Articles On Dravet Syndrome
Dravet syndrome is a rare form of epilepsy that starts when an otherwise healthy child is a baby.
The condition causes a lot of seizures that are hard to control. There is no cure, but there is medication that can help.
Usually, the first sign of Dravet syndrome is a seizure that’s brought on when a baby has a fever. This is called a febrile seizure. Many babies have these and don’t get Dravet syndrome, so this symptom alone doesn’t mean your child will get the condition.
After the first febrile seizure, children who have Dravet syndrome tend to have many seizures. Some may last many minutes, or they have a series of seizures. Some seizures affect only one side of the body.
Babies with Dravet syndrome are more likely to have febrile seizures, but they also have seizures that aren’t necessarily related to a fever. Children with the condition can get a seizure when their body temperature rises -- from a hot bath or a warm summer day -- even when they’re not sick. Bright light, stress, or too much excitement may also trigger one.
If your child has the condition, they likely will develop normally until they’re about 1 or 2 years old. After that, their development may be delayed, meaning they won’t reach milestones on schedule. By age 6, they may begin to progress at a quicker rate again. But they could have lifelong issues.
Because the condition affects each child in a different way, it’s hard to know where on the Dravet syndrome a child will be in terms of delayed development. Some may have trouble with balance and movement, others with speech or behavior.
The condition usually isn’t inherited from parents. Most cases are caused by a mutated gene called SCN1A. About 80% of people with Dravet syndrome have the altered SCN1A gene.
Dravet syndrome can be hard to diagnose, partly because it’s so rare. During an exam, your doctor will ask about your child’s seizure history and other details about their health to find out what the problem might be.
If your doctor thinks your child has the condition, they’ll test to see if the SCN1A gene is mutated. If it is, a diagnosis of Dravet syndrome probably will follow. Even the gene isn’t mutated, your doctor can make a diagnosis based on other symptoms. They might want to get a CT scan, MRI, electroencephalogram (EEG), or blood tests to confirm.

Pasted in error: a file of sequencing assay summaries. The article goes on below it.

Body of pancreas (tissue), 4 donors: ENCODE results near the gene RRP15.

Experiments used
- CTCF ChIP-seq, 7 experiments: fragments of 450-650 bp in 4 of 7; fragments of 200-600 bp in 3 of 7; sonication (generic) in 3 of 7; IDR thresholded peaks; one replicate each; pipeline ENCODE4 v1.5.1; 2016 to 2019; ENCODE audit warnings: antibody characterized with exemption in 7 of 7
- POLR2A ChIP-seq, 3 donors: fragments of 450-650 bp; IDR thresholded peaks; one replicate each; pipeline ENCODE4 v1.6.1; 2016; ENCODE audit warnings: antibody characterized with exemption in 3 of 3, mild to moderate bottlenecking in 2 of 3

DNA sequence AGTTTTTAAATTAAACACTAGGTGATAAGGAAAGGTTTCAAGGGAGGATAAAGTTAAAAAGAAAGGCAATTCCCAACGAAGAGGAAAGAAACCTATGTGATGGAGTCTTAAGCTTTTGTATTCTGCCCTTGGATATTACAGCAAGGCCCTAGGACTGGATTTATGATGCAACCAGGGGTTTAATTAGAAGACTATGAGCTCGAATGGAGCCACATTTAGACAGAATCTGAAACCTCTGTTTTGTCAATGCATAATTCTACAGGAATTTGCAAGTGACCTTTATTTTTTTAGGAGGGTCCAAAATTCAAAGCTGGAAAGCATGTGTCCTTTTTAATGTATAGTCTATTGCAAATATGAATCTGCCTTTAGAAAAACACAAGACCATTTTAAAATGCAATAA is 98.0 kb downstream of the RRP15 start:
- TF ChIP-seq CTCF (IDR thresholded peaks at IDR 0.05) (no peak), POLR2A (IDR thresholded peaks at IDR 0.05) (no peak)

If your child has Dravet syndrome, how your doctor chooses to treat the condition depends on where they fall on the spectrum.
Treatments include ways to better manage seizures, and provide developmental therapy.
The medicines on the market today can’t fully prevent or control all Dravet syndrome seizures, but they may help. Your doctor may prescribe two or more anti-seizure drugs.
Your doctor may prescribe other medicines to help shorten the length of very long seizures. This kind of seizure can become a medical emergency.
Also, a tiny device called a vagus nerve stimulator (VNS) can be implanted under their skin. This can reduce the amount of seizures by 20% to 40%. It sends an electrical impulse to the brain through the vagus nerve in the neck, which helps to control seizure activity.
You can learn what triggers seizures in your child, then work to avoid those triggers. Some parents of children with Dravet syndrome use these methods:
- Dress them in cooling vests on hot days.
- Put sunglasses on them when they will be in very bright light.
- Make changes in their diet. A “ketogenic” diet -- high in fats and low in carbs -- is best.
Always check with your child’s doctor before making any changes.
Physical or occupational therapy is great if your child has delays in speech, movement, social skills, or other developmental areas. It can help them make progress and reach milestones in their day-to-day life.
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